Report of the Comenius trip to Tahiti, March 2018
Over the Easter holidays Mrs Woodend, Ms Haran and Mr Shepherd took a group of ten students to visit our partner school Taaone in Tahiti, French Polynesia. The trip was for ten days, with two days of travel to this remote island in the middle of the Pacific.
Students were selected after successfully submitting an essay on the topic of ‘Why is it important to be internationally minded in 2018?’.
The trip was largely funded with grants and awards from the British Council and European Commission, including €37,555 from the Erasmus+ programme. This meant we were able to heavily subside the cost of roughly £2600 per student to just £150, with other funding also available if students were unable to meet the costs.
The trip formed part of one of our Erasmus+ project titled ‘Languages for Future Employment’. Mr Shepherd and the MFL department have taught lessons linked to this project, and students have been working hard on the project since it began in September 2016.
After spending a brief time in Paris as the stop over before the flight to Tahiti, we landed in the evening of Saturday 24th March 2018. We were greeted by students and staff from our partner school who performed traditional songs and dances to welcome us.
One of the highlights of the trip was an excursion to Tahiti’s sister island of Mo’orea. Students were stunned to discover some of the students of Taaone would get the 6am ferry from Mo’orea every day, walk to the school from the port before napping outside of the school building whilst they waited for their first lesson of the day. In Mo’orea we took a boat tour around the outside of the island to learn about its geography, wildlife and history. Students were given the opportunity to snorkel in the shallow waters, much to their delight! We stopped at a motu, or small island for a barbeque which included traditional Tahitian dishes. One that became commonplace in the group was poisson cru, which is raw tuna cured by lime juice, with onions and coconut milk. The students were quick to try a bit of everything, and not shy about going back for seconds and thirds!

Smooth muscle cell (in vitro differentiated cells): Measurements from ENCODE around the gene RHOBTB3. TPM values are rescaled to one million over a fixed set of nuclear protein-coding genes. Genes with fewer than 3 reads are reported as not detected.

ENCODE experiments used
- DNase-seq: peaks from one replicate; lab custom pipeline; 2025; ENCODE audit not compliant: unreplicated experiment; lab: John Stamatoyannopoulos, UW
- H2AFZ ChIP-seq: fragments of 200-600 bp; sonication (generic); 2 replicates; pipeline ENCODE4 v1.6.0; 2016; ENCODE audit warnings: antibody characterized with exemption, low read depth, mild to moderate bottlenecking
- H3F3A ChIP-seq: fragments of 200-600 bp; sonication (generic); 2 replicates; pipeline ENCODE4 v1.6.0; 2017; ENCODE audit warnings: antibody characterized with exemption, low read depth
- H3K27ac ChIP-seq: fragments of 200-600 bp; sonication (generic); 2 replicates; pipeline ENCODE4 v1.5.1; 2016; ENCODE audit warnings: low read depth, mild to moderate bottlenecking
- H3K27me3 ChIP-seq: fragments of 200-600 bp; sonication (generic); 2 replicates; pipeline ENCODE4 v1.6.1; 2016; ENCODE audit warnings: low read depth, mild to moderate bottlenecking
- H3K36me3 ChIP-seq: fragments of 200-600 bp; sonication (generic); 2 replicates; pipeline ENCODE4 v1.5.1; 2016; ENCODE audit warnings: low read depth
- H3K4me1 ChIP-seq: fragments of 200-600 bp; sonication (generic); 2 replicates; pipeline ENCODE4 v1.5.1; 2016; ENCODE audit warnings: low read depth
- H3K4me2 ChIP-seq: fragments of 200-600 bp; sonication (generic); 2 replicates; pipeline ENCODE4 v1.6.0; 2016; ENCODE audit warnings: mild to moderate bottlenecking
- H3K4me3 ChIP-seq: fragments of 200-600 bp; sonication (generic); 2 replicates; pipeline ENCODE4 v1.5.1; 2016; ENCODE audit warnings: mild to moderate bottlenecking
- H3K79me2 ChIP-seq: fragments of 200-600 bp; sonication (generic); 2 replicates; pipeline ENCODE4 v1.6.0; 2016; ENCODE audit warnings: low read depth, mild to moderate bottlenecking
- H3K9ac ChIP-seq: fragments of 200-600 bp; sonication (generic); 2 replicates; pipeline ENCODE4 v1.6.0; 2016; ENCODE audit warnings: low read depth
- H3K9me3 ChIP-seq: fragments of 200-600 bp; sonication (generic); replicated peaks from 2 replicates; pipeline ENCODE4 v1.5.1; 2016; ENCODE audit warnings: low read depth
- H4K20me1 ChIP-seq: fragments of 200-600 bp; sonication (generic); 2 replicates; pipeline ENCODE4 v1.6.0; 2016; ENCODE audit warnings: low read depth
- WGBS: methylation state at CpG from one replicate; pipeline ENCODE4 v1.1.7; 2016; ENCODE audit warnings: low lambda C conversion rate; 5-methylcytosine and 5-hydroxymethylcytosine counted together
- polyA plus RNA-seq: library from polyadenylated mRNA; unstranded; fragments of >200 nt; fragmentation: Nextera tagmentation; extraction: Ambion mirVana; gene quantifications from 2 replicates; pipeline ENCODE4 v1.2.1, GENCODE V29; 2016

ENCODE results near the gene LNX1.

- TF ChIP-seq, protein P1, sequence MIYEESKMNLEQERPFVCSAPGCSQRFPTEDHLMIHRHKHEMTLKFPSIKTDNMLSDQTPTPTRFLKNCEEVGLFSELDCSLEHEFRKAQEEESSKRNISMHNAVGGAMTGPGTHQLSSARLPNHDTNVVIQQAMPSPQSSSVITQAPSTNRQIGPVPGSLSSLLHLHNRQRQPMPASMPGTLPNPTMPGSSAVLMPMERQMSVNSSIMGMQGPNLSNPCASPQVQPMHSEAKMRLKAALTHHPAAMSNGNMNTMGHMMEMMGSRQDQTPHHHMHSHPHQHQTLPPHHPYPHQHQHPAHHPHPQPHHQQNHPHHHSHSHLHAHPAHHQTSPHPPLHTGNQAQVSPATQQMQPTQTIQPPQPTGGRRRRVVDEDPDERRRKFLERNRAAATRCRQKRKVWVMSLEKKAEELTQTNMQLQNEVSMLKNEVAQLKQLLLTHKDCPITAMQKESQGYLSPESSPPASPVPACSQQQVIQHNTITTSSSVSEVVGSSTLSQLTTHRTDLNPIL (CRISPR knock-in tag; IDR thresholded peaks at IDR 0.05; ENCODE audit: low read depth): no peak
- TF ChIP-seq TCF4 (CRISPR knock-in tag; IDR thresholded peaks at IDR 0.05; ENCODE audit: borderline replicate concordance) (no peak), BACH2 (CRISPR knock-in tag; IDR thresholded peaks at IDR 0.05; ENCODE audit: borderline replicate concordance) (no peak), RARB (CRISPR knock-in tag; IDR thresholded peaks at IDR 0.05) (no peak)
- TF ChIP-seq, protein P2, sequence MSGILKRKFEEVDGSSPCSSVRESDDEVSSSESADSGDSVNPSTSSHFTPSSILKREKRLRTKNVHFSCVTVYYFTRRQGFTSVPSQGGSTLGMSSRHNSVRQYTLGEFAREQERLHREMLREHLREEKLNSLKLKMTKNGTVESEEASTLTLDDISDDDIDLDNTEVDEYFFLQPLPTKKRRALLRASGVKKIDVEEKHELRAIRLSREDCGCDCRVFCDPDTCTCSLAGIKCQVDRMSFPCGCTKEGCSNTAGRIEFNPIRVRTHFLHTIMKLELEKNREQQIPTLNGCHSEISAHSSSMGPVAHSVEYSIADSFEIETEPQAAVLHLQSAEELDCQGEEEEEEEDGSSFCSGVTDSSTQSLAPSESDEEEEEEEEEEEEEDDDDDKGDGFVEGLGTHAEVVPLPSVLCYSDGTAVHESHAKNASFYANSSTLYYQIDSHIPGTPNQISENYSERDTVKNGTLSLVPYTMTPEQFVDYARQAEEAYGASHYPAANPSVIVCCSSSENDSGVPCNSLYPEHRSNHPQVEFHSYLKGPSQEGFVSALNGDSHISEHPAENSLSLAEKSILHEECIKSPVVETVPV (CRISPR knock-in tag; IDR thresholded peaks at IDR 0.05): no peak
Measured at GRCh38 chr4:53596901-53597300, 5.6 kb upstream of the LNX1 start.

Students also explored the island of Tahiti. A favourite was Pape’ete market, where Mrs Woodend was asked to join a local band and temporarily showed off her ukulele skills! It is traditional for families to go on a Sunday morning to get the ingredients for their Sunday dinner, but students used it to buy mementos and gifts as well as an opportunity to practice some French. We also drove to the east of the island to see the Arahoho blowhole and the sunset over Mo’orea from the Pearl Beach resort. On the west coast of the island we visited a grotto and the Marae Arahurahu, or sacred temple for the Tahitian people. We discussed how many were destroyed by missionaries as part of the colonisation of Tahiti, and told students how they were used in ceremonies. This gave the students the opportunity to reflect upon why the French language is so far reaching, and the history of our relationships with other countries. The scenery was spectacular, and students were overwhelmed by the tranquillity and importance of the area.
Students sat in on lessons and were expected to speak in French or Tahitian. The Tahitian students would then reply in English, with many of our students commenting on how much their new friends wanted to talk in English, and how much they enjoyed practicing it. They also noted how highly the Tahitian students valued their school, their teachers and their education.
The benefits of such a longstanding relationship between ourselves and at a dinner hosted by the school’s international coordinator, Richard Deane, in his own home. Richard welcomed all 13 of us, as well as some of the staff and students from Tahiti, with a traditional Tahitian buffet. His extraordinary generosity, and the dancing and singing lessons with remain with our students and staff for the rest of their lives.
Mauruuru (Thank you!),
Ms R Haran